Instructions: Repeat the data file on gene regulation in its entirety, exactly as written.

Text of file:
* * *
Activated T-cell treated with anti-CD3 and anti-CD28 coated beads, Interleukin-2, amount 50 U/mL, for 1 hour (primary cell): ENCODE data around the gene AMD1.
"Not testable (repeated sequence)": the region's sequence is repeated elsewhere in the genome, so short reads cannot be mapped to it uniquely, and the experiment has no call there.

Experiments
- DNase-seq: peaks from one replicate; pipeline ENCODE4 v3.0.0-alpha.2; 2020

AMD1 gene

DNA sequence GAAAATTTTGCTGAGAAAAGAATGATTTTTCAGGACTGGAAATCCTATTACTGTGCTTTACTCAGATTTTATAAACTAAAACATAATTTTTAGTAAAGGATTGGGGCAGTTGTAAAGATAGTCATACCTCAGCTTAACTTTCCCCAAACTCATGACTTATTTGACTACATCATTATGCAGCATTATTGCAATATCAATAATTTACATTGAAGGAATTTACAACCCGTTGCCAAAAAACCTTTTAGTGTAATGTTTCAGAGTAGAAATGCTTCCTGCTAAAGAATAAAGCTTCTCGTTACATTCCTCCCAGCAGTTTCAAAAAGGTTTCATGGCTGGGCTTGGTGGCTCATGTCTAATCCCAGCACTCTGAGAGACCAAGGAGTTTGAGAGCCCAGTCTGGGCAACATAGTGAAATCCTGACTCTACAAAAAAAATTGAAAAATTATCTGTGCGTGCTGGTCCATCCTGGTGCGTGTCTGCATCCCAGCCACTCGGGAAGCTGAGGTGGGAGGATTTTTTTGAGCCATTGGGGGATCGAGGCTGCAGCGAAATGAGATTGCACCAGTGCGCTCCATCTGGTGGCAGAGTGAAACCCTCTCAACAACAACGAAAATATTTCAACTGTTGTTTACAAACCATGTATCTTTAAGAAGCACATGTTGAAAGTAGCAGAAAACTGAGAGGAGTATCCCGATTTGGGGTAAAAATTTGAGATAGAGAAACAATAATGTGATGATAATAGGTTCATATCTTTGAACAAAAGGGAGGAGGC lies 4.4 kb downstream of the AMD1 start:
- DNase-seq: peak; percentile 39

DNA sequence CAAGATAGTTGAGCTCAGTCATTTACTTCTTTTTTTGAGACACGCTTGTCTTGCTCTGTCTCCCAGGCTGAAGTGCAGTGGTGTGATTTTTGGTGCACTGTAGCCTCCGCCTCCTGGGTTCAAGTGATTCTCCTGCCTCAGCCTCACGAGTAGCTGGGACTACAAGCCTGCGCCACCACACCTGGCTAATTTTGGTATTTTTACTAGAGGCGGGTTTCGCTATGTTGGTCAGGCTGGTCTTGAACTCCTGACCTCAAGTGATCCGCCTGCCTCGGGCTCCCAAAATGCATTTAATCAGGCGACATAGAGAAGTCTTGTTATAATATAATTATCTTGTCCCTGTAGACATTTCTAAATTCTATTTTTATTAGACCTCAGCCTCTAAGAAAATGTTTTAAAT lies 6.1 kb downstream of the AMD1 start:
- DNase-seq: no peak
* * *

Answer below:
Activated T-cell treated with anti-CD3 and anti-CD28 coated beads, Interleukin-2, amount 50 U/mL, for 1 hour (primary cell): ENCODE data around the gene AMD1.
"Not testable (repeated sequence)": the region's sequence is repeated elsewhere in the genome, so short reads cannot be mapped to it uniquely, and the experiment has no call there.

Experiments
- DNase-seq: peaks from one replicate; pipeline ENCODE4 v3.0.0-alpha.2; 2020

AMD1 gene

DNA sequence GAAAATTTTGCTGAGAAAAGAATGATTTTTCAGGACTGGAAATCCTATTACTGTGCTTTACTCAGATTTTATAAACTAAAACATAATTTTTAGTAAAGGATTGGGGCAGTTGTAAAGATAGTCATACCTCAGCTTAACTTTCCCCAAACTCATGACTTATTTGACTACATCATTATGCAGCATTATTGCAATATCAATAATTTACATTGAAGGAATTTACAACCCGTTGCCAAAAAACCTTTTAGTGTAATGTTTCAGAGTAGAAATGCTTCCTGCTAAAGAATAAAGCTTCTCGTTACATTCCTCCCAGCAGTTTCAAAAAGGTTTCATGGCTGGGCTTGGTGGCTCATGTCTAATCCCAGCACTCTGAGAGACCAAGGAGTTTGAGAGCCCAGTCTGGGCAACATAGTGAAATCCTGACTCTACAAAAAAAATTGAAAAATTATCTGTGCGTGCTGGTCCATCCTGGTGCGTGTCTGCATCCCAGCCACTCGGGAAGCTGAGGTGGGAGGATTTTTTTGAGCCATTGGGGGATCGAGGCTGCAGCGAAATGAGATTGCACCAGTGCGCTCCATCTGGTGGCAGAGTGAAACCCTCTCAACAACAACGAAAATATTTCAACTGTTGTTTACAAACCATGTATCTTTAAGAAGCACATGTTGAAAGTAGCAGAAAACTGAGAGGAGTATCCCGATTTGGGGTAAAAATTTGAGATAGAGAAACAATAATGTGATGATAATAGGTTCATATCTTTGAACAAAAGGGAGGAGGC lies 4.4 kb downstream of the AMD1 start:
- DNase-seq: peak; percentile 39

DNA sequence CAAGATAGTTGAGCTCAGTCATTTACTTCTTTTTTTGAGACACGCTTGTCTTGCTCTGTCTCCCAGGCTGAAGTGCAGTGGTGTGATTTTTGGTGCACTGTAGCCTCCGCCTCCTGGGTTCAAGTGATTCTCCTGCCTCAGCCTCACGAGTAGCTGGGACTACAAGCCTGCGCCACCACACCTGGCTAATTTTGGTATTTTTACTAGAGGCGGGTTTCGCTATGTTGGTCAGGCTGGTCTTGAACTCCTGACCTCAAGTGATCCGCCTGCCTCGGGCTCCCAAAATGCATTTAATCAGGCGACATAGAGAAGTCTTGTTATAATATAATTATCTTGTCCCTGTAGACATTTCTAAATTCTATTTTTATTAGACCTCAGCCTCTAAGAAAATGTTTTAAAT lies 6.1 kb downstream of the AMD1 start:
- DNase-seq: no peak